Humboldt-Universität zu Berlin - Geschichte Osteuropas

Humboldt-Universität zu Berlin | Institut für Geschichtswissenschaften | Geschichte Osteuropas | Forschung | Drittmittelprojekte | Gulag’s Shadow Economy. Prisoner Society and Networking inside the Stalinist Labor Camps

Gulag’s Shadow Economy. Prisoner Society and Networking inside the Stalinist Labor Camps


Projektleitung: Prof. Dr. Jörg Baberowski

Mittelgeber: Deutsche Forschungsgemeinschaft

Laufzeit: 2023-2026

Mitarbeiter: Alexander Trendafiloff (wiss. Mitarbeiter)


Project description:

This dissertation project handles the problem of illicit trades within the prisoner society of the Stalinist labor camps. Such trades created a sort of “shadow economy” within the camps, which relied heavily on an informal network system, which encompassed both the camp inhabitants and the nearby population. I will not only study the various aspects of the shadow economy within the Soviet camps and its crucial importance for circumventing the poor living conditions in them, but I will also dive deeper into exploring the origins of the camps’ illicit trades. By drawing comparisons with the katorga in the late Tsarist period, I will be uncovering the continuities from one penal system to another to demonstrate how certain informal practices and interactions among prisoners, guards and locals formed a strict hierarchical system within the labor camps. Such structures, which were outside of the control of the official local authorities, not only substituted official power within the camps but also helped circumvent the insufficient supplies of food, clothing and other essentials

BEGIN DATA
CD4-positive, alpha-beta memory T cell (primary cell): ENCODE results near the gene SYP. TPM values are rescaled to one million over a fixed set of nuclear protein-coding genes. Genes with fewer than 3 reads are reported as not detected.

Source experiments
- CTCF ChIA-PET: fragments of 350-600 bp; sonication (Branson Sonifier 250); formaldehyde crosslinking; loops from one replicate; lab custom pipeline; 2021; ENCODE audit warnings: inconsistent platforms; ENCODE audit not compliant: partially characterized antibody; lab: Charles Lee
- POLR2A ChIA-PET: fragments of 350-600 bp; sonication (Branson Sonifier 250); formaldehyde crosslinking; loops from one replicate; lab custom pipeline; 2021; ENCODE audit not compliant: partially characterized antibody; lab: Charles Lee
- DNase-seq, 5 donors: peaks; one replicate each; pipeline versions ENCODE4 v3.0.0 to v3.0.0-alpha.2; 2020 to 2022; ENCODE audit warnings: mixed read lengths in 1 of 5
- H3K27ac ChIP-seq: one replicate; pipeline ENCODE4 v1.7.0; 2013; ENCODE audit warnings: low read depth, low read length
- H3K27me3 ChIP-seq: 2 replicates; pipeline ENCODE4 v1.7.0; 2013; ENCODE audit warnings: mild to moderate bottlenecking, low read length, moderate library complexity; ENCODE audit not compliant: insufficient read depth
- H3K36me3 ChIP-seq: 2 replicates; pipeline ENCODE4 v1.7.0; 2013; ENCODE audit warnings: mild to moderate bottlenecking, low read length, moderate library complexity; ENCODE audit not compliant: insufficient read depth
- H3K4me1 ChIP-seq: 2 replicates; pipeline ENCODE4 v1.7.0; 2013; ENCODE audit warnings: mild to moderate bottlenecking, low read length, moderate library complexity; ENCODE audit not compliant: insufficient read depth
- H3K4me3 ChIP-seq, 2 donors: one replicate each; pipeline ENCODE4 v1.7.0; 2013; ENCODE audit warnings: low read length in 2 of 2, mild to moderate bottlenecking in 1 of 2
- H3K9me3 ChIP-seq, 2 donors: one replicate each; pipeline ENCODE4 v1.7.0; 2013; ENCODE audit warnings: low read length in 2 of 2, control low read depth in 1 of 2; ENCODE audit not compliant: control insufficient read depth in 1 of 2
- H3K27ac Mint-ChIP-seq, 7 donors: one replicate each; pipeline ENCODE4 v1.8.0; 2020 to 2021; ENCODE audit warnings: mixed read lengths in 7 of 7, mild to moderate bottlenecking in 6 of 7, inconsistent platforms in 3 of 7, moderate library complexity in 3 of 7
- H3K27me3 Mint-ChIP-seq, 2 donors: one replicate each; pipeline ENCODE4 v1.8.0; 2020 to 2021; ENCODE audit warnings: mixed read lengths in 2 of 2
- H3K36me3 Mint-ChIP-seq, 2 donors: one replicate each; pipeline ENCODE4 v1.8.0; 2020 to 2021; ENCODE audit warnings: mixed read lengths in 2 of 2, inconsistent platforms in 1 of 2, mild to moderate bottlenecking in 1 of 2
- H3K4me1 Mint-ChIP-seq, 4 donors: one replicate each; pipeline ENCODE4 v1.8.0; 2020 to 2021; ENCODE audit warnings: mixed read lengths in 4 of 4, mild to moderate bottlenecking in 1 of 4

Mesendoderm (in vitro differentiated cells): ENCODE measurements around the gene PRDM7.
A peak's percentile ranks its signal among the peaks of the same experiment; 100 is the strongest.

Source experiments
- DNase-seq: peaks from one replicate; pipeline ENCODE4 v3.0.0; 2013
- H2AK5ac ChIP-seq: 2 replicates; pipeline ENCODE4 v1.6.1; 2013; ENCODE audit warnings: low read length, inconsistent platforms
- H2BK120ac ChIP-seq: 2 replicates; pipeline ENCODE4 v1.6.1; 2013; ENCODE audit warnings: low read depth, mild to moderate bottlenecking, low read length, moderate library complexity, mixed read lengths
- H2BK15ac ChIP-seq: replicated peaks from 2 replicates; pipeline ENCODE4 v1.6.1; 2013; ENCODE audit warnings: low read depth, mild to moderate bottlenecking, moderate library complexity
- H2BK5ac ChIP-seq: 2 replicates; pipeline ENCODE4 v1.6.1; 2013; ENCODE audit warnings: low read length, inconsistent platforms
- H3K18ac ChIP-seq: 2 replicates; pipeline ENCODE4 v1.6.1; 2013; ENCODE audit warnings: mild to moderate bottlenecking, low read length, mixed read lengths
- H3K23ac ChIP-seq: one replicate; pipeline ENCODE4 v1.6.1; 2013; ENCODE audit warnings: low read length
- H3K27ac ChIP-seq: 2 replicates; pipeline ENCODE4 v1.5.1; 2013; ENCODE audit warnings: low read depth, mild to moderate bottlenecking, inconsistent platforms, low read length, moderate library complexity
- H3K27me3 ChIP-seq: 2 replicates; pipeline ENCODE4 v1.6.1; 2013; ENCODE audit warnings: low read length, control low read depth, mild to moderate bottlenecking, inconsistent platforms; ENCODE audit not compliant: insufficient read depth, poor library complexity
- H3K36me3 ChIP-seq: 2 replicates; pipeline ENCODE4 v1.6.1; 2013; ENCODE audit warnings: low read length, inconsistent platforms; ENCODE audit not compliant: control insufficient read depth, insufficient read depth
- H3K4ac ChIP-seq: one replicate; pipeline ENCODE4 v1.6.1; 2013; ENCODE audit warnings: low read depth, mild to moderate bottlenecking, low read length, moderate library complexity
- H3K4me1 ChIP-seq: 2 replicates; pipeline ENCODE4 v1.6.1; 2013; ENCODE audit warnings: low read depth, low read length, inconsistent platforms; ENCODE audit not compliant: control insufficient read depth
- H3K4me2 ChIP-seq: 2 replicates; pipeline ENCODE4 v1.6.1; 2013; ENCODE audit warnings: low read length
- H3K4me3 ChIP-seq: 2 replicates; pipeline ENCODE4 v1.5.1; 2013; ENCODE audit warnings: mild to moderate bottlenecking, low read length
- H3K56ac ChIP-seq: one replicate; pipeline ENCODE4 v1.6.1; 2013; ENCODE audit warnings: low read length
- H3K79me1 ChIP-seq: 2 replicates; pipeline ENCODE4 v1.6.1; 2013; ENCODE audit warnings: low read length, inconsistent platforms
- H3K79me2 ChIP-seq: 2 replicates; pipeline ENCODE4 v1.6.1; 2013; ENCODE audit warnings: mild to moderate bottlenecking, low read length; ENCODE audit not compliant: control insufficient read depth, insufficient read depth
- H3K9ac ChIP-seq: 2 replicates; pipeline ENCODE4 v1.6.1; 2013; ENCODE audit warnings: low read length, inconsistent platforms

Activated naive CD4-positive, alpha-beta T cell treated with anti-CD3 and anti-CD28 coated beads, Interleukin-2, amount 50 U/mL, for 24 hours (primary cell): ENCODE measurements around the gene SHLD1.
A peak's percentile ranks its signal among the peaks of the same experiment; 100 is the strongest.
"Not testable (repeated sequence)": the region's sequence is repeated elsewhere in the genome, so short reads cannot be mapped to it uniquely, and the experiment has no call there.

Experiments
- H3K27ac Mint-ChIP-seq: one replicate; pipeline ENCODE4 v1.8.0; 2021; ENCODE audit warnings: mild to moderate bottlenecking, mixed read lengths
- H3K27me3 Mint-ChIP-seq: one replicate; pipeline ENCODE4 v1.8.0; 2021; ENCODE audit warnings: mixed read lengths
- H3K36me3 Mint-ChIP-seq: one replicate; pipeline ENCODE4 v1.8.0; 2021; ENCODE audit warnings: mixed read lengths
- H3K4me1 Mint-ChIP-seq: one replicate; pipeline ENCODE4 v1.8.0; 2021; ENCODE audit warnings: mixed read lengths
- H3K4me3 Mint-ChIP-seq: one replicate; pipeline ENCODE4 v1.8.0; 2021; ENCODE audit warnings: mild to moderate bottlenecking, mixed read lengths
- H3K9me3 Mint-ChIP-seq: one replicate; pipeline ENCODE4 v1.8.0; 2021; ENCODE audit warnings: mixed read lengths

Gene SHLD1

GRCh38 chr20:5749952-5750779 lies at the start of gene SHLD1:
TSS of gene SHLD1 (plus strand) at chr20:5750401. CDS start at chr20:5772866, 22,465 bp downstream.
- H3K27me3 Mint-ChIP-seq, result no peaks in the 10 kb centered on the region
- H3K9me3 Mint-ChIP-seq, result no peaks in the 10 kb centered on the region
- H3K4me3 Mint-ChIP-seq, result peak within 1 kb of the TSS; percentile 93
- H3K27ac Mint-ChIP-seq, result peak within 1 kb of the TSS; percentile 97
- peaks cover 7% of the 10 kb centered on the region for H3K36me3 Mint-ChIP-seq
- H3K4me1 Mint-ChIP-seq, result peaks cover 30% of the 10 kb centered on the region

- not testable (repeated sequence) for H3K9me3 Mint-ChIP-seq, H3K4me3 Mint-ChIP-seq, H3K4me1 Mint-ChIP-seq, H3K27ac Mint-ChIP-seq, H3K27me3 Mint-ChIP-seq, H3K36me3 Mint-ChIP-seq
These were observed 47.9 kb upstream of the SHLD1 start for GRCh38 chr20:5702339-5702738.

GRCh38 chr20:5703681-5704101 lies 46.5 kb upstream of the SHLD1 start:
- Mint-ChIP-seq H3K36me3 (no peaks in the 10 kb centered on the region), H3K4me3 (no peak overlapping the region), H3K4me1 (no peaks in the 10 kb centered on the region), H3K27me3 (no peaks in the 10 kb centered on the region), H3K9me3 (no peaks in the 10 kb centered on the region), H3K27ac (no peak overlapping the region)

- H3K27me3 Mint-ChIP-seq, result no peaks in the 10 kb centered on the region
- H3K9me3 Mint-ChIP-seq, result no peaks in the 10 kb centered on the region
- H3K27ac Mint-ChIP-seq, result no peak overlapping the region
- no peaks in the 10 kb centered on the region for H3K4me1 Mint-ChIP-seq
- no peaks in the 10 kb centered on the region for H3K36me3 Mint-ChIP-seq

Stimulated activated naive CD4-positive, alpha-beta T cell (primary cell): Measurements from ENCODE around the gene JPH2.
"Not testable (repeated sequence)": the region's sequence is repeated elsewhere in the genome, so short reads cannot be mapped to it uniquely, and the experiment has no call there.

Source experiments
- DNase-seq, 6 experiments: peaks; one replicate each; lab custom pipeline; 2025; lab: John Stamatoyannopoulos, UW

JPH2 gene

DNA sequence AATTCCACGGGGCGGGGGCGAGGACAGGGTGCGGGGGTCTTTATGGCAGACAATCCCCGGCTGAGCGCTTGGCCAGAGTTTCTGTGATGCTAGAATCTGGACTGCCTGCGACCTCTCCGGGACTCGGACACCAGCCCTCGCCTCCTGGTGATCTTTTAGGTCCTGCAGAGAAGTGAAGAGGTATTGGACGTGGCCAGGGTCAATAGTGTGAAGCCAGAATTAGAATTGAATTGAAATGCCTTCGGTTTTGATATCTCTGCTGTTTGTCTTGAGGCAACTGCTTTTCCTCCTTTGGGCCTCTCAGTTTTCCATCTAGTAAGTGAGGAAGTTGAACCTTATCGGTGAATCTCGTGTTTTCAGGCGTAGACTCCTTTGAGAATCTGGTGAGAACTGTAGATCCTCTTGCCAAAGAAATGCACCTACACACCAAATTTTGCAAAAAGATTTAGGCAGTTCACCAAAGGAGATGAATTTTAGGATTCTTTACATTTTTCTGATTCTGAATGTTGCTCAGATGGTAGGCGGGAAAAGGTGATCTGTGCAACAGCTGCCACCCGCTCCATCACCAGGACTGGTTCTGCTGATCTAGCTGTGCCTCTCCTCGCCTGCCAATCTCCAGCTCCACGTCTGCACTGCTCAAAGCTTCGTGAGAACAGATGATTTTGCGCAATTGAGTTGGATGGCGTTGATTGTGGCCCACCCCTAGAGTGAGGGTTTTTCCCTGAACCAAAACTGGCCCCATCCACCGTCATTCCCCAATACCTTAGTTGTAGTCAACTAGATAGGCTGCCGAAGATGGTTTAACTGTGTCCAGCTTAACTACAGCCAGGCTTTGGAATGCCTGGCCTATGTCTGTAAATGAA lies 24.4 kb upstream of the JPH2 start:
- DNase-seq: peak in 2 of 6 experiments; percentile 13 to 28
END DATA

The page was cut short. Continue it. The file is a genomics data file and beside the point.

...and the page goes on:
What this project offers, is a new research angle through which to explore the Soviet camps, one which is much more comparative driven and takes into account the continuities and influences inherited from the period of late Tsarist rule. For this purpose, I am comparing similar developments within the prison societies of the Tsarist katorga and the Soviet Gulag in order to prove that certain institutional flaws, present in both political systems, contributed immensely for worsening the conditions in prisons and camps, spreading corruption and establishing a shadow economy as a way to circumvent the poor supply. To put it concisely, I am arguing that the shadow economy in the Soviet Gulag represented an informal answer to institutional inefficiency.